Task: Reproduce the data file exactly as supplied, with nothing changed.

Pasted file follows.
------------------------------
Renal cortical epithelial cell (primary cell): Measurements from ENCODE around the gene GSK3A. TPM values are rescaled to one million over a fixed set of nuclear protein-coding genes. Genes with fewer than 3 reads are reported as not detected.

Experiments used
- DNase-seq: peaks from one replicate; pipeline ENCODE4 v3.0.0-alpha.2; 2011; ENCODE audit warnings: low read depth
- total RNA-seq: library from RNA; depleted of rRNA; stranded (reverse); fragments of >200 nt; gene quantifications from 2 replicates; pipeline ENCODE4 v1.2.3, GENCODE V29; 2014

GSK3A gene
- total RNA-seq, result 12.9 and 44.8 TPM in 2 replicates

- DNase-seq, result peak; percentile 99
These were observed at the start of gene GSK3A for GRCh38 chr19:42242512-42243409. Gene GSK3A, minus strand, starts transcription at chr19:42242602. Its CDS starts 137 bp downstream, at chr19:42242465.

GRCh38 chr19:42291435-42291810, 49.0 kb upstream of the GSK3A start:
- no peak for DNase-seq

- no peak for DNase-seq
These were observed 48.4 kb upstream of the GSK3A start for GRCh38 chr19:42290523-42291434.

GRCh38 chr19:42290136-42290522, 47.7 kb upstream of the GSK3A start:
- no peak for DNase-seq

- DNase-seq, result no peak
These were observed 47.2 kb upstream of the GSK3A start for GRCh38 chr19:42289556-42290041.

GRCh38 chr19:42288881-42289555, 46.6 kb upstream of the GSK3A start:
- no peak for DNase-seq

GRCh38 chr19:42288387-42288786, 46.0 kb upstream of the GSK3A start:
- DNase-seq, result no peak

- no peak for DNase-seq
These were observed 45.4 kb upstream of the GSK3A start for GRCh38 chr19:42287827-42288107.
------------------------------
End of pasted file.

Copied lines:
Renal cortical epithelial cell (primary cell): Measurements from ENCODE around the gene GSK3A. TPM values are rescaled to one million over a fixed set of nuclear protein-coding genes. Genes with fewer than 3 reads are reported as not detected.

Experiments used
- DNase-seq: peaks from one replicate; pipeline ENCODE4 v3.0.0-alpha.2; 2011; ENCODE audit warnings: low read depth
- total RNA-seq: library from RNA; depleted of rRNA; stranded (reverse); fragments of >200 nt; gene quantifications from 2 replicates; pipeline ENCODE4 v1.2.3, GENCODE V29; 2014

GSK3A gene
- total RNA-seq, result 12.9 and 44.8 TPM in 2 replicates

- DNase-seq, result peak; percentile 99
These were observed at the start of gene GSK3A for GRCh38 chr19:42242512-42243409. Gene GSK3A, minus strand, starts transcription at chr19:42242602. Its CDS starts 137 bp downstream, at chr19:42242465.

GRCh38 chr19:42291435-42291810, 49.0 kb upstream of the GSK3A start:
- no peak for DNase-seq

- no peak for DNase-seq
These were observed 48.4 kb upstream of the GSK3A start for GRCh38 chr19:42290523-42291434.

GRCh38 chr19:42290136-42290522, 47.7 kb upstream of the GSK3A start:
- no peak for DNase-seq

- DNase-seq, result no peak
These were observed 47.2 kb upstream of the GSK3A start for GRCh38 chr19:42289556-42290041.

GRCh38 chr19:42288881-42289555, 46.6 kb upstream of the GSK3A start:
- no peak for DNase-seq

GRCh38 chr19:42288387-42288786, 46.0 kb upstream of the GSK3A start:
- DNase-seq, result no peak

- no peak for DNase-seq
These were observed 45.4 kb upstream of the GSK3A start for GRCh38 chr19:42287827-42288107.